In addition, the social concerns and voice also facilitate a higher level of cooperation. Therefore, the relationship between the unions and the employers tends to have a high level of cooperation when compared to other countries (Silvia, 2013). A good example of this may be seen when BMW, a German company, acquired Rover, a UK company. The company BMW made many long-term promises regarding the security of jobs in the UK, but failed to understand the differences in the culture, and suffered as a result of the lower level of cooperation, and higher level of conflict that was present in the relationship between unions and management in the UK operations (IPA, 2003). The problems resulted in the failure of Rover, with the company only BMW only retaining the mini Cooper group. This demonstrates not only the differences between the two systems, but the way in which they may clash.

For this reason, a number of German companies have found it difficult to operate internationally without adapting their systems to facilitate a more liberal Anglo-Saxon model of operation (Brewster and Mayrhofer, 2012; Schmitt, 2003). Interestingly, it has been found that despite the high level of inward foreign direct investment into Germany by companies that have a less rigid approach to business, that the strong institutional culture in Germany appears to be remaining intact (McDonald, Tuselman, and Heise, 2003), rather than moving to a point of convergence where there is a hybrid result. Notably, even when German multinationals move outside of their own country, although they adapt to the more liberal approaches, the aspects of the perspective of the social relationship of remains in place, with employees frequently having a greater voice than is legally mandated (Gumbrell-McCormick, and Hyman, 2006). In addition, it has not been unusual historically for bankers whole places on the boards, to promote a long-term relationship between the lenders and the businesses, as well as have an influence on the way business is undertaken. However, this has been one area that has changed in recent years, due to the aspect of conflicts of interest associated with lenders dealing with many firms (Silvia, 2013). This created the potential for accusations of insider dealing, and concerns of conflicting interests, especially during times of credit crisis.

The UK

The UK operates under the Anglo-American model of capitalism, where external influences are generally resisted, whether they are from union influences, or from other stakeholders such as lenders or creditors (Hutton, 1996). The priorities within the UK system differ greatly, with a high level of individualism, and a lower level of institutional involvement in the day-to-day running of organisations.

An examination of the Anglo-American model demonstrates that the view of collectivism and employers is very different. For example, in the UK, the basis of employment law is founded on the assumption of the master and servant relationship (Lockton,2008). The foundation of the relationship is based on compliance, and while there is employment law to ensure fair treatment of employees, the approach tends to be one that is reactive rather than proactive.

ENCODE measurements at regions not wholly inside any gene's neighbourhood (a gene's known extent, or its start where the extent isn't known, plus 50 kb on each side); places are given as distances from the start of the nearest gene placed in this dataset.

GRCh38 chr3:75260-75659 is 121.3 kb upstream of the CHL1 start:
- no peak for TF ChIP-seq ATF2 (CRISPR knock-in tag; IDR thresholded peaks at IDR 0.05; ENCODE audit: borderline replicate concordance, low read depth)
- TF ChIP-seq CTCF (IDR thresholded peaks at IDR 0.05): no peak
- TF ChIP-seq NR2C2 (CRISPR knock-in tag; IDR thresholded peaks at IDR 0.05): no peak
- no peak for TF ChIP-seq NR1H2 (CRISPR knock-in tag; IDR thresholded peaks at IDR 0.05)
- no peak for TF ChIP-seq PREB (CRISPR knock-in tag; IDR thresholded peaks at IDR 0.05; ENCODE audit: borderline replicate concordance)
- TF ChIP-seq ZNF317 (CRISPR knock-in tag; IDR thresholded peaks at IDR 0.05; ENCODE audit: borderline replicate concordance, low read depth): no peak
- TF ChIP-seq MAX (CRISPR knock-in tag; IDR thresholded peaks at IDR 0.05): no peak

The Hofstede centre, which gives indications of the cultural dimensions for different countries, demonstrates a significant difference in the UK compared to Germany. For example, while long-term orientation in Germany gains a score of 83, in the UK it only gains a score of 51 (The Hofstede centre, 2015). This is also supported by the dimension of indulgence, which tends to be low in countries where there is a willingness to say for the future, and consider others, with a score of 44 Germany, but 69 for the UK is (The Hofstede Centre, 2015).

The approach towards the employment relationship and industrial relations in Germany was often characterised by the use of collective agreements, as seen with the proactive role of unions, and a high level of employee representation on boards (Hutton, 1996). This is not seen in the UK. Individualism is much higher, with far fewer collective agreements in place compared to Germany, and more contracts negotiated on an individual basis (Buchanan and Huczynski, 2010). This is also seen in the cultural dimensions school for individualism, which is 67 is seen as relatively high for Germany, but is even higher in the UK, with a score of 89 (The Hofstede Centre, 2015).

The approach is reflective of a greater level of short-term thinking, with a greater emphasis placed by management on short-term results of the firms, and needs to meet stakeholder needs. As seen above with Silvia (2013), the planning horizon of Germans firm supervisory boards have been found to be approximately twice as long as UK boards. A short termist approach is likely to be influential not only of employment relations, but overall strategic approaches, and the way in which investments, including in employees, are perceived by management. This also impact on the way in which collectivism is perceived within UK businesses.